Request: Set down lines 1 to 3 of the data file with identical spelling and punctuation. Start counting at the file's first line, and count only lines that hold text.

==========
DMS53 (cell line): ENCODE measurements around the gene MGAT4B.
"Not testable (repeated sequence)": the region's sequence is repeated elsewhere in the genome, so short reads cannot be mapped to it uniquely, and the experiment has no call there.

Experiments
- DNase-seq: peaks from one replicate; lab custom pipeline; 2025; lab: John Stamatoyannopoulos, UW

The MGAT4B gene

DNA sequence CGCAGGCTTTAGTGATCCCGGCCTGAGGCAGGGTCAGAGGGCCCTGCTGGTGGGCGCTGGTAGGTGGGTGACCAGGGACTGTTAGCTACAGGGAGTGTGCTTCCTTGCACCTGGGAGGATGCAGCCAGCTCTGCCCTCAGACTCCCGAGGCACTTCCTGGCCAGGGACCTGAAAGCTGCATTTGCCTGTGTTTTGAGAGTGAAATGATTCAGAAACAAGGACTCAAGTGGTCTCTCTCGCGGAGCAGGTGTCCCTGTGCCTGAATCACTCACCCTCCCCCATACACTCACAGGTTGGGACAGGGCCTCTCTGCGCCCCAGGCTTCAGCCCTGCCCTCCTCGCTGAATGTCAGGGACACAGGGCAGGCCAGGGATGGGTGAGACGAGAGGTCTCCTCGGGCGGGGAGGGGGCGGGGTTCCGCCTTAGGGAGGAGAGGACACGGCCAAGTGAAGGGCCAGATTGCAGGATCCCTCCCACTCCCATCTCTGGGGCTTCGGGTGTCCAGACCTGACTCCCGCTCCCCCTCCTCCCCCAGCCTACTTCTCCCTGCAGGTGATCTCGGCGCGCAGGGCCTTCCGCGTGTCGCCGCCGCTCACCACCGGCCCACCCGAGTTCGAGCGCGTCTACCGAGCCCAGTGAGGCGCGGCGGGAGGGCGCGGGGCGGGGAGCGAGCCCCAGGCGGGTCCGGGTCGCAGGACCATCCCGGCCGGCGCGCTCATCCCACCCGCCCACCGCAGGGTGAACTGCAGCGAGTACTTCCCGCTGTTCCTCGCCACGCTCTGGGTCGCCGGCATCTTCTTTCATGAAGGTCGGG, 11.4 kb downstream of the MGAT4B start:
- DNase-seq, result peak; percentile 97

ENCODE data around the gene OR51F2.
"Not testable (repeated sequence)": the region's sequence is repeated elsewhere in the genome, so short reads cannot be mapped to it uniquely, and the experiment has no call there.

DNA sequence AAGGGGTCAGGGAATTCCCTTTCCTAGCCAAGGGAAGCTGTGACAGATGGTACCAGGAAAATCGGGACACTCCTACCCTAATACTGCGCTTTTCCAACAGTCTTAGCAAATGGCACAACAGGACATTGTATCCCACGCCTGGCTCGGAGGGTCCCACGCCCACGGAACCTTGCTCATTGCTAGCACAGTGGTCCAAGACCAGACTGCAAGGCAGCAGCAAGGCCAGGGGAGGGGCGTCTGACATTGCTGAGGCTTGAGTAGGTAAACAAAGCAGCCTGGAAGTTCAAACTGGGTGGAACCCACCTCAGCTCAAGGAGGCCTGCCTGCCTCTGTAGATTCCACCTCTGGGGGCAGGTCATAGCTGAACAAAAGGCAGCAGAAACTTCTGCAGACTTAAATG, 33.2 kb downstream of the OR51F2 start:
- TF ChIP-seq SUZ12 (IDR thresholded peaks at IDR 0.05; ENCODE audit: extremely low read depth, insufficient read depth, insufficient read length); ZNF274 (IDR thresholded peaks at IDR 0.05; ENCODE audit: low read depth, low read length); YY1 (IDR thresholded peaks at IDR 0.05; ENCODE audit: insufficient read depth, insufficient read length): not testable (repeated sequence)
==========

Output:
DMS53 (cell line): ENCODE measurements around the gene MGAT4B.
"Not testable (repeated sequence)": the region's sequence is repeated elsewhere in the genome, so short reads cannot be mapped to it uniquely, and the experiment has no call there.

Experiments